Birds With a Taste for Flesh Threaten Whale Calves

After analyzing thousands of documented sightings and aerial photographs collected from 1970 through 2017, the researchers found that the number of injuries sustained by young southern right whales in Península Valdés has increased around tenfold in the past two decades. Over that same time period, they have linked a decrease in calf survival with the severe injuries inflicted by the birds.

“The fact that gull harassment is causing population-level impacts on these whales is pretty surprising,” said Matthew Leslie, a conservation biologist with the U.S. Geological Survey who was not involved with the study.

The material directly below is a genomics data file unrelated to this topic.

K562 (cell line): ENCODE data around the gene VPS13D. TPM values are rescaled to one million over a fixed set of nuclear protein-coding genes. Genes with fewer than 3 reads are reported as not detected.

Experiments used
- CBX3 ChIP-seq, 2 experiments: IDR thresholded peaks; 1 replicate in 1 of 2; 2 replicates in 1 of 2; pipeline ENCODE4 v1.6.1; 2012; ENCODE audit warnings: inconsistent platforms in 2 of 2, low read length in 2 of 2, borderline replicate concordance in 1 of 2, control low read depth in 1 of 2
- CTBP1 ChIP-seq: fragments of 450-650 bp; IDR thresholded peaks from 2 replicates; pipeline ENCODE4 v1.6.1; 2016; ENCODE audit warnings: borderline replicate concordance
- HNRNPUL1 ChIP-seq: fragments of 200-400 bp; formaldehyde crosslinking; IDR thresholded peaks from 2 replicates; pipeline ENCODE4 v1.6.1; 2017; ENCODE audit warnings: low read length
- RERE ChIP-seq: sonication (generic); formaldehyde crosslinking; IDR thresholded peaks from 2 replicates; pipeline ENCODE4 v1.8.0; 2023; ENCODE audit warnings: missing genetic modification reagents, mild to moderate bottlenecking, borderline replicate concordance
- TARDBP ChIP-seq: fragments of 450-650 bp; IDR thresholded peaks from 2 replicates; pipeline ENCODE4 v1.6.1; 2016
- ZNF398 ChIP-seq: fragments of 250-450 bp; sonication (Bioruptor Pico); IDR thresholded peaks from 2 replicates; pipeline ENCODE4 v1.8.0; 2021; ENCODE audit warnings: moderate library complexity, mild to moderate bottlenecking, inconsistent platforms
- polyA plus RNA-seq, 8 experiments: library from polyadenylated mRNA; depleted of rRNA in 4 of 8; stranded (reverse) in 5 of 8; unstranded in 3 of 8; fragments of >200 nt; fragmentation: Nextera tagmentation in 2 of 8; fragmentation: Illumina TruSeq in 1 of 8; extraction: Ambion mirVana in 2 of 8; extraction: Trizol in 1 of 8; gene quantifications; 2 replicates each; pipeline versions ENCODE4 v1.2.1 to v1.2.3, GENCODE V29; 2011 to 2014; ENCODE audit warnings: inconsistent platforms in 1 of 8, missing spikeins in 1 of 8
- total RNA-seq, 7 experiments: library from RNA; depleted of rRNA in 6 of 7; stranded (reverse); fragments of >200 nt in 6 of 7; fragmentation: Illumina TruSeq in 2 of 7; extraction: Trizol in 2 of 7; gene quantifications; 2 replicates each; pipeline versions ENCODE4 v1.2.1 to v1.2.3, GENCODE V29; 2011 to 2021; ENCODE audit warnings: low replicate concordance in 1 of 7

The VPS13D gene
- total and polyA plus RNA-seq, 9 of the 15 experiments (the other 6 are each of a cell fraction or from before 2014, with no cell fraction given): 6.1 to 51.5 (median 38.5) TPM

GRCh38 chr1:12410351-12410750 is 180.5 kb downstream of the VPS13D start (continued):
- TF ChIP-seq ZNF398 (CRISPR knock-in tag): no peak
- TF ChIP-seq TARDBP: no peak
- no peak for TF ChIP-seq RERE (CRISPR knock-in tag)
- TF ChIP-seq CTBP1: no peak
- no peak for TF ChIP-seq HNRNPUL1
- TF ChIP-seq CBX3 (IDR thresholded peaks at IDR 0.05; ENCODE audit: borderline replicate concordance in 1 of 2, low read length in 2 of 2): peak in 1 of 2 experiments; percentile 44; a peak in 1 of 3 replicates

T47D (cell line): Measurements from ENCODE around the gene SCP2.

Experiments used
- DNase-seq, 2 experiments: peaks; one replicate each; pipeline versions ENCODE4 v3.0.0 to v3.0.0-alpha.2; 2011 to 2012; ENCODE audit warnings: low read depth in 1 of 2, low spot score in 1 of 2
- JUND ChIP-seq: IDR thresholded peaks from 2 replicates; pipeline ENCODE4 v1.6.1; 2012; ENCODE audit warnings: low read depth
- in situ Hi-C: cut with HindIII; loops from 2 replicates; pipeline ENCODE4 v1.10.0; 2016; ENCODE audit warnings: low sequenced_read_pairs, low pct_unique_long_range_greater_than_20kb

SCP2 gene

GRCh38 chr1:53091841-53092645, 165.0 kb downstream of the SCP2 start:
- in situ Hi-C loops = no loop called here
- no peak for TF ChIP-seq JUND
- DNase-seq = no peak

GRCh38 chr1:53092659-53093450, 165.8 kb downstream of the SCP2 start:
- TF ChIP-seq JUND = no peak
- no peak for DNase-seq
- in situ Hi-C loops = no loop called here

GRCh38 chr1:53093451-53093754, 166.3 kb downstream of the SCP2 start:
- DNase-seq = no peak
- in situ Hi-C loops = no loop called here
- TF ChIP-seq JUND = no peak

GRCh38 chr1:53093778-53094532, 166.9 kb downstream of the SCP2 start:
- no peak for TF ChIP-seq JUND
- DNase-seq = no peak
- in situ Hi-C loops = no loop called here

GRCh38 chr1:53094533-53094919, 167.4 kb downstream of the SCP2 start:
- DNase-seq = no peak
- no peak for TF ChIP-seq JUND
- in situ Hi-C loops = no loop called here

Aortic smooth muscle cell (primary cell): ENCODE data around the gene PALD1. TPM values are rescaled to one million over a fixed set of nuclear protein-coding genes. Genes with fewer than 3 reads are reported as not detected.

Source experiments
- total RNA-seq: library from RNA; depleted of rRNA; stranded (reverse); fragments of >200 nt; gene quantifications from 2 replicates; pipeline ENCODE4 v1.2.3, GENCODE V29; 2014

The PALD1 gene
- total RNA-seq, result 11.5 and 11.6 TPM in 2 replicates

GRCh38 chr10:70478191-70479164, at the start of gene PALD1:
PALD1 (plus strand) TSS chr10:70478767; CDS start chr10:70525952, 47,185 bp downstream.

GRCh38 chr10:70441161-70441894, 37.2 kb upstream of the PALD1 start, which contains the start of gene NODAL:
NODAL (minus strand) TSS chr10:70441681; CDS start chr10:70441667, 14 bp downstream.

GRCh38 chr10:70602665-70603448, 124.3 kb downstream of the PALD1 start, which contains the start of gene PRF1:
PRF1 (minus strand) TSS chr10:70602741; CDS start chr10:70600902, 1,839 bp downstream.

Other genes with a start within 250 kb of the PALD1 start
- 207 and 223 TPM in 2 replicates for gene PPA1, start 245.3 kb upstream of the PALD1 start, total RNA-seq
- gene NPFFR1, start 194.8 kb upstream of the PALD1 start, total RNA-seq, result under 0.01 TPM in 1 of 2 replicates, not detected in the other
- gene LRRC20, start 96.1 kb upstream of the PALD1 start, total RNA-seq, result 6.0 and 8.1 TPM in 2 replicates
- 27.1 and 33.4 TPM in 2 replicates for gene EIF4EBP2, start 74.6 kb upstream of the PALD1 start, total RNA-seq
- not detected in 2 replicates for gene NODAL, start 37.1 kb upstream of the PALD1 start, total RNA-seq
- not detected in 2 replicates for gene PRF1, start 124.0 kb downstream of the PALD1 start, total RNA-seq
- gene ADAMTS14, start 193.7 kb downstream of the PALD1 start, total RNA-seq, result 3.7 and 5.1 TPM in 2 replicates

Once on the brink of extinction, the southern right whale has recovered since hunting it was banned in 1935. However, as is the case for nearly all whales today, that recovery is threatened by declining food sources, regular entanglements in fishing gear and ship strikes.

“For these whales, it’s death by 1,000 cuts,” Dr. Leslie said, “and these gulls are adding one more cut.”

The scientists behind the study argue that humans are partially to blame for the Patagonian whales’ plight, pointing to poorly managed landfills and the waste created by fishing fleets, which increase the kelp gull population.

“By providing scientific evidence that gull attacks have an impact on whale survival, we hope that people can change attitudes and get more involved in improving waste management,” Dr. Sironi said.

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